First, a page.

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FTC Blogs Review Data Security, Data Breach Prevention Basics

Organizations can work toward data breach prevention and stronger data security by sticking with basic principles, according to the FTC.

Data security and data breach prevention are at center of recent FTC blog posts.

Source: Thinkstock

By Elizabeth Snell

- The FTC has started a blog series to help organizations better understand the agency’s approach to data security, and to ensure that entities in numerous sectors can create strong data prevention measures.

Starting with the FTC’s 10 Start with Security Principles, the blogs will “take a deeper dive into steps companies can take to safeguard sensitive data in their possession,” FTC Bureau of Consumer Protection Acting Director Thomas B. Pahl wrote in the first post.

“Another important source of our Stick with Security examples are the experiences of businesses from across the country,” Pahl explained. “We’ve listened to the day-to-day challenges you face in protecting sensitive information and have learned from the practical approaches you’re taking to address data security challenges.”

The second blog post reviewed how organizations can sensibly control data access.

First, entities should ensure that only individuals who need access to data actually have access to it. This could reasonable access control could include simply locking a file cabinet, or ensure that only certain personnel are able to access a database containing sensitive information.

READ MORE: FTC Data Security Enforcement Standard Center in LabMD Case

“Not everyone on your staff needs unrestricted access to all confidential information you keep,” Pahl maintained. “The better practice is to put sensible controls in place to allow access to employees who need it to do their jobs, while keeping others out.”

Limiting administrative access will also be essential in data breach prevention, the blog post stated. For example, a company should not have the same login credentials for all employees.

“The login has administrative rights that enable designated IT staffers to make system-wide changes,” Pahl suggested. “But that same login is used by the company’s receptionist, a sales assistant, and a summer intern. The wiser approach is for the company to require different logins with only those privileges necessary for that employee to do his or her job.”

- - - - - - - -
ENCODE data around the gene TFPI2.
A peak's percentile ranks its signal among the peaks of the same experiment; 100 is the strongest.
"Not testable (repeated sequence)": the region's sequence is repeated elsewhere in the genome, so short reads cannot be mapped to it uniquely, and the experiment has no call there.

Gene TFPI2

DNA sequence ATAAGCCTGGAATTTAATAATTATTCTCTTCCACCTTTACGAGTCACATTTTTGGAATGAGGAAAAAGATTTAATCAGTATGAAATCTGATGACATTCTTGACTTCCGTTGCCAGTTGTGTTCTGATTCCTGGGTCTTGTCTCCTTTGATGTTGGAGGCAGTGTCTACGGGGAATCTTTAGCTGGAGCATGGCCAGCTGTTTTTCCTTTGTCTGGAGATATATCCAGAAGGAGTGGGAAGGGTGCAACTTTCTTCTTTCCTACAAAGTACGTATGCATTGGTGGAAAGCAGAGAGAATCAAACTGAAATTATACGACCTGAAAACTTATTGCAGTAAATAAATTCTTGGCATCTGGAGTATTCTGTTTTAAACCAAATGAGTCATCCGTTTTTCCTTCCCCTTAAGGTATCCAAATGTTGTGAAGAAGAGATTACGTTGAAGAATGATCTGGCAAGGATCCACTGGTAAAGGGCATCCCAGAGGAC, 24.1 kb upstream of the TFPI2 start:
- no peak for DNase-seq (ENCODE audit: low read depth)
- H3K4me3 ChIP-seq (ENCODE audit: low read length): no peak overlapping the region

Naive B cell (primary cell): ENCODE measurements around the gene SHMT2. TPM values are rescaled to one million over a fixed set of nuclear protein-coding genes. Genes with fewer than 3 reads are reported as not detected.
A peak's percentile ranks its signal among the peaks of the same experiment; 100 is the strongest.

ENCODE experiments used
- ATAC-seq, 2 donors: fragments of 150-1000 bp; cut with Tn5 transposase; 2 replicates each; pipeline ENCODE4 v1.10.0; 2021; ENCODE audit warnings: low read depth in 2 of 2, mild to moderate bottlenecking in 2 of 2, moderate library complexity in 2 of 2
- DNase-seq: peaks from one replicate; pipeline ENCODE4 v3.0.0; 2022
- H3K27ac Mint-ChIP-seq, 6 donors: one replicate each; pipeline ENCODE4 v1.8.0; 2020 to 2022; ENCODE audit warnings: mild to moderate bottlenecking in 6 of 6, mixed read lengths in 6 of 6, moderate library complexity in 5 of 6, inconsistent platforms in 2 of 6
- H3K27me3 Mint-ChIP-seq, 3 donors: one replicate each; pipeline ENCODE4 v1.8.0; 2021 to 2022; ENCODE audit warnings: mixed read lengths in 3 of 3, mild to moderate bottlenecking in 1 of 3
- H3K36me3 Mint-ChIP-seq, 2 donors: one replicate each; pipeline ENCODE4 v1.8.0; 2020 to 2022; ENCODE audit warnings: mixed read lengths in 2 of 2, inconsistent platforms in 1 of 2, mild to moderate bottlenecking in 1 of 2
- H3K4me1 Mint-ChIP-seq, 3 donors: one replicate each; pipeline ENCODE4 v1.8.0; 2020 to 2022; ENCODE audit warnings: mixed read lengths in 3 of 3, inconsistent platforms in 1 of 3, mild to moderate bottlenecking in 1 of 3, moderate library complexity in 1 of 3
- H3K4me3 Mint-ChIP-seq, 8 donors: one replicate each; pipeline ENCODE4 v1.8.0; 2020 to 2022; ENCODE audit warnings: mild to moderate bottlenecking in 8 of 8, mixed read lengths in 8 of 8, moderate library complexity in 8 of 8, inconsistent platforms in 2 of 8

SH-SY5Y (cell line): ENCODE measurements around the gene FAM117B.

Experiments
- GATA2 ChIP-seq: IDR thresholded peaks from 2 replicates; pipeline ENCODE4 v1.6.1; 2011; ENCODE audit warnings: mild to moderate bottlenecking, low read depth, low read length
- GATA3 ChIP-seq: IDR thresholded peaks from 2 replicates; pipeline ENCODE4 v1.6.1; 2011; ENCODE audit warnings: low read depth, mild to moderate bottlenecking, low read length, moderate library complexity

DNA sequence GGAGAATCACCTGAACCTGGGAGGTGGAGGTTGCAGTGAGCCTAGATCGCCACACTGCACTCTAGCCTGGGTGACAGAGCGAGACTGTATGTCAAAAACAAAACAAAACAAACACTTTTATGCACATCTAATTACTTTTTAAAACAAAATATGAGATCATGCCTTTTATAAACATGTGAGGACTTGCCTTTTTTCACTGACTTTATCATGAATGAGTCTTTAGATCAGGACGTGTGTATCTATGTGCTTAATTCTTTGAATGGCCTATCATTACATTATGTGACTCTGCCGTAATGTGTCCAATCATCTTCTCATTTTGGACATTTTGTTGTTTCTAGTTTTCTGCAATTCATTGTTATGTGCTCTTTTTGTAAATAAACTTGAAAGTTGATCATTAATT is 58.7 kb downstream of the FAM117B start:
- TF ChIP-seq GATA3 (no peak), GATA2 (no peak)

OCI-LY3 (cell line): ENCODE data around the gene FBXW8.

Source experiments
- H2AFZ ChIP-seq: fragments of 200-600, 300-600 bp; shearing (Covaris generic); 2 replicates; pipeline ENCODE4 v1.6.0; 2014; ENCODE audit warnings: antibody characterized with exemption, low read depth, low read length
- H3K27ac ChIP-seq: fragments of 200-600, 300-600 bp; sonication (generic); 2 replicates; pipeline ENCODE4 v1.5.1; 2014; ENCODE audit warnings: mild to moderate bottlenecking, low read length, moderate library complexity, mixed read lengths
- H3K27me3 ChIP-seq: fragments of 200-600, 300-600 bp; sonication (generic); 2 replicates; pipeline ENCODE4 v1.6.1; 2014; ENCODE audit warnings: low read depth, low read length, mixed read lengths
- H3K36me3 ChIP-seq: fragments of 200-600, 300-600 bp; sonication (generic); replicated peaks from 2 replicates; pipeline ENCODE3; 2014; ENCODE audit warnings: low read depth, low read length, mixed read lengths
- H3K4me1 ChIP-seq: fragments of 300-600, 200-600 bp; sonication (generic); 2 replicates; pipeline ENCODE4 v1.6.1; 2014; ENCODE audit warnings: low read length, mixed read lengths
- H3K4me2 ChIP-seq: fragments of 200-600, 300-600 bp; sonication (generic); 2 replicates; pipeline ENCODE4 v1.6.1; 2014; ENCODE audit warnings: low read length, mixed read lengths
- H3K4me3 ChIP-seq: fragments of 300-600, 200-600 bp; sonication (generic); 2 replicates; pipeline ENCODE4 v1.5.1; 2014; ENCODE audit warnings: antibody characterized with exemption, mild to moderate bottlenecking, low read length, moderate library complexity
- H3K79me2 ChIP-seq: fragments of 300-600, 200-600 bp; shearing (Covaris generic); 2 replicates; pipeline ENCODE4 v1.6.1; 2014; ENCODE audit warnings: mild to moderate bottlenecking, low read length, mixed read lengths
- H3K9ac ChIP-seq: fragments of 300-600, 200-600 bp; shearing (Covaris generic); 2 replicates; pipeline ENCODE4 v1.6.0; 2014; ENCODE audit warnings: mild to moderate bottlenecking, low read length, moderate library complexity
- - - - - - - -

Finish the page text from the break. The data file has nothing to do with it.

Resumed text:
Healthcare organizations should already be implementing many of these approaches. HIPAA regulations require the “minimum necessary” approach, which states that covered entities must “make reasonable efforts to use, disclose, and request only the minimum amount of protected health information needed to accomplish the intended purpose of the use, disclosure, or request.”

The first FTC blog post discussed how the agency will occasionally investigate data security issues that have occurred within companies, but some cases are closed without law enforcement. Effective staff training procedures, along with policies to keep sensitive information secure, address vulnerabilities, and respond quickly to new threats are all potential reasons law enforcement might not be necessary, according to Pahl.

READ MORE: FTC Releases Data Breach Response Guidance for Businesses

There are also often certain details involved in cases that might not be released to the public. For example, even if a data breach took place, the data may have been encrypted. This is a factor that “substantially reduces the risk of consumer injury,” Pahl stressed.

“Sometimes a company’s practices may raise initial concerns, but there are other factors that suggest law enforcement wouldn’t be in the public interest,” he continued. “For example, in some cases, a small business may have collected small amounts of non-sensitive information. In instances like that, if a breach occurs, we’re less likely to spend limited resources to investigate.”

The FTC is also not always the right agency to conduct an investigation into a potential security incident. HHS, Consumer Financial Protection Bureau, Federal Communications Commission, and National Highway Traffic Safety Administration could potentially be better suited, depending on the situation.

Theoretical risk to data can also affect whether or not FTC launches an investigation.

“For example, there may be a vulnerability in a mobile device that would take highly sophisticated tools to exploit, and even then, data could be compromised only if the hacker had the consumer’s phone in hand. If that’s the case, we’re more likely to pass on an investigation than proceed,” Pahl wrote.

READ MORE: Why Businesses Must Adhere to FTC Act and HIPAA Privacy Rule

Healthcare organizations could potentially be affected by FTC investigations into data security issues. McGuireWoods partner Nathan Kottkamp told HealthITSecurity.com in a previous interview that the compliance issues can be confusing.

“The question is, are they really going to enforce it or should they be deferring?” Kottkamp asked. “Do they have authority? Probably. Should they have authority if the OCR under HHS expressly has the authority?”

Covered entities and their business associates should ensure they are adhering to HIPAA requirements in terms of PHI security, and are properly documenting their policies and procedures. From there, it should be easier to show investigating agencies – whether OCR or FTC – that the proper measures were in place, even if a data security incident occurs. 

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